When we use a common good, we cause the most expense and anger when we all use it at the same time. An idea that is now being tested in several places is to convince a small percentage of people to deviate their usage of the good from this popular time points. It is generally agreed that in many cases, a change in the behaviour of very few people can already relieve a system of much pressure.
The current consensus seems to be that the system operator should pay people for that. If someone actually has the flexibility to deviate, the opportunity to earn or save money might make him actually identify and use it.
I see this in electricity markets, where demand peaks can maybe avoided by convincing a couple of devices to stop operating for a while and also in traffic management: The city of Utrecht plans to pay a commuter €4 per workday if he doesn't use the highway A2. They will have to devise some solutions where they film the numberplates of passing cars, but building new streets might be much more expensive (not to mention how much trafic jams hurt the economy and the mental wellbeing of commuters).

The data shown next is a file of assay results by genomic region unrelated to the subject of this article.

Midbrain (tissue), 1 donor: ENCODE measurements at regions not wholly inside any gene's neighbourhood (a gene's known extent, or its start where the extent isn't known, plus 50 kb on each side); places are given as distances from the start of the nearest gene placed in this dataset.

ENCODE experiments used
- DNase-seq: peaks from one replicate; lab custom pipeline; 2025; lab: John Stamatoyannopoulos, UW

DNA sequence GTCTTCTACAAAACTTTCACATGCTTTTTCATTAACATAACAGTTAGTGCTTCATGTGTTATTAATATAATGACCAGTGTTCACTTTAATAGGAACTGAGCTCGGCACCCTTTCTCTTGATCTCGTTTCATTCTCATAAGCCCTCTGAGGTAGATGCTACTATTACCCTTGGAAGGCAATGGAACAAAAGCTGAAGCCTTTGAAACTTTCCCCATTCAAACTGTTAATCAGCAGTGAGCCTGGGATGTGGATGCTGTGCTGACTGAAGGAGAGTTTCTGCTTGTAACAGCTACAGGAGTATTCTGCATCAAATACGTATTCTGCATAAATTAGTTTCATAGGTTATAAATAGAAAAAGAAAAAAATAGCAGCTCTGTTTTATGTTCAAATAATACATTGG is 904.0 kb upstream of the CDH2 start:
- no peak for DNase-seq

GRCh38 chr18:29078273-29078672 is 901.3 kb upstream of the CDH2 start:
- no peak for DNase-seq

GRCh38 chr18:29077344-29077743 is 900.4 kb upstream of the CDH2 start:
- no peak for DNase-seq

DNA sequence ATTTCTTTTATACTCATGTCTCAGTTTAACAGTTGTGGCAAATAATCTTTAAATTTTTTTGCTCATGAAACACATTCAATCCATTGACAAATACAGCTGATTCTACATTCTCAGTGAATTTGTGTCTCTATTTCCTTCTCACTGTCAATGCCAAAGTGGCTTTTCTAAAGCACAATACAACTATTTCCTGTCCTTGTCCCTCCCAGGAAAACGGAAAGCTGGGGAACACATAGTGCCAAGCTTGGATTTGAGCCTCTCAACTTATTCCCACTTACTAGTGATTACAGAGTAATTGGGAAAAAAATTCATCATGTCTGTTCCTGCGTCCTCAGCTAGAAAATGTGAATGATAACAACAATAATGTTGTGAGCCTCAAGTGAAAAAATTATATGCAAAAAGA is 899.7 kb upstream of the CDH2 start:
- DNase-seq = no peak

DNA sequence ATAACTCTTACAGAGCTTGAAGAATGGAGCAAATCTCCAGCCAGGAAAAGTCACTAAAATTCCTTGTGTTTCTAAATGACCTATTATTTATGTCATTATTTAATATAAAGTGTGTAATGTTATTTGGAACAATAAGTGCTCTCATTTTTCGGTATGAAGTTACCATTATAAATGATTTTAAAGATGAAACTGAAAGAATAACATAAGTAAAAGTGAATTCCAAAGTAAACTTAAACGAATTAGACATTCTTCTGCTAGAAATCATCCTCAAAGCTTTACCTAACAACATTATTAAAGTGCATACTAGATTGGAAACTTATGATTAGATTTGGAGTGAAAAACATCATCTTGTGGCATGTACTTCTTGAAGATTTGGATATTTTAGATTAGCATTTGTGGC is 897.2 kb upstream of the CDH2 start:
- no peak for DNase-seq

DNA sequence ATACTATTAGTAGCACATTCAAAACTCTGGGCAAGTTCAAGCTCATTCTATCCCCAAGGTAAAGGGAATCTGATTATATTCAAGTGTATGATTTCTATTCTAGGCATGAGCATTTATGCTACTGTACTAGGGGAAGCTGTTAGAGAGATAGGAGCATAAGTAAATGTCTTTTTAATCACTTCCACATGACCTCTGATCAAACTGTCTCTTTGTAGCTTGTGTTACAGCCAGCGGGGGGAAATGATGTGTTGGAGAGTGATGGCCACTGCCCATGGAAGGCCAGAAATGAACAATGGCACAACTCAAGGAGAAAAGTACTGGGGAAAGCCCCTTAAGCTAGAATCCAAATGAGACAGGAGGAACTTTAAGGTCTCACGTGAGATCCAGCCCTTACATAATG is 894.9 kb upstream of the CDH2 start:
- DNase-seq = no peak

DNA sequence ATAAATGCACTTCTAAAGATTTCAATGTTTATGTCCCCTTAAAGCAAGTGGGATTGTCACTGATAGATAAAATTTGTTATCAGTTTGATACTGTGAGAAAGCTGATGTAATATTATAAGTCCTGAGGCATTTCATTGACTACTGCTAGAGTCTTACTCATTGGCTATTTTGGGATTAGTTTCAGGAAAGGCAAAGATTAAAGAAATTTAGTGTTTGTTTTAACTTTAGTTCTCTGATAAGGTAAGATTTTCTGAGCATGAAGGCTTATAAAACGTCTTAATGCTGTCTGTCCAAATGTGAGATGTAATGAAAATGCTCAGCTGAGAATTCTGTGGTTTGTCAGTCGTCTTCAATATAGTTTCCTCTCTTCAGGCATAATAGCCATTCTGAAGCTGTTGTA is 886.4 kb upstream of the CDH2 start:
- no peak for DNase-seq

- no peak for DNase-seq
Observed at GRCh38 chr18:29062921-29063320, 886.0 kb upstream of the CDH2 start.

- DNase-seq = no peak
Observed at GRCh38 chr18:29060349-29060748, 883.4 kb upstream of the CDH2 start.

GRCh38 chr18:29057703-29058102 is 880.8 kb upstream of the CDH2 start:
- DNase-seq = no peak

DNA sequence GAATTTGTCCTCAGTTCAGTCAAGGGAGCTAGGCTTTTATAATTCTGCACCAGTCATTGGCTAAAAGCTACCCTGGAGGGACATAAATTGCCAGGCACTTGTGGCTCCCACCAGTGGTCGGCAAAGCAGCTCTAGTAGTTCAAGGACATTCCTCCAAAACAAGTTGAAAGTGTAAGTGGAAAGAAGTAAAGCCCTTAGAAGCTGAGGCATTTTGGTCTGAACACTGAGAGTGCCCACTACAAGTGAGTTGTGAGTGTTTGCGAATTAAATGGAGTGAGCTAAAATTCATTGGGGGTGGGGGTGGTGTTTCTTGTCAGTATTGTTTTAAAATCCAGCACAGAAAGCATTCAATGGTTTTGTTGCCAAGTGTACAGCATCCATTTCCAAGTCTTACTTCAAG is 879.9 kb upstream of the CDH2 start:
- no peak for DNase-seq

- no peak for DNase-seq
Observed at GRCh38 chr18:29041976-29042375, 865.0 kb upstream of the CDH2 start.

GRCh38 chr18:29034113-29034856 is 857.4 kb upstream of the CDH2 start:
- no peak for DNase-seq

This can be a very effective way towards more efficient usage of common goods - but there are hurdles like the increasing hunger for usage data that comes along with it. Not many people will like that and we will need to talk about this. The good news is that if the mathematicians are correct, not everyones flexibility is needed.
Update: The Netherlands now plan to tax highway usage for everyone via satellite by 2012 (like the Germans already do for trucks). This system is more flexible, but also harder to accept.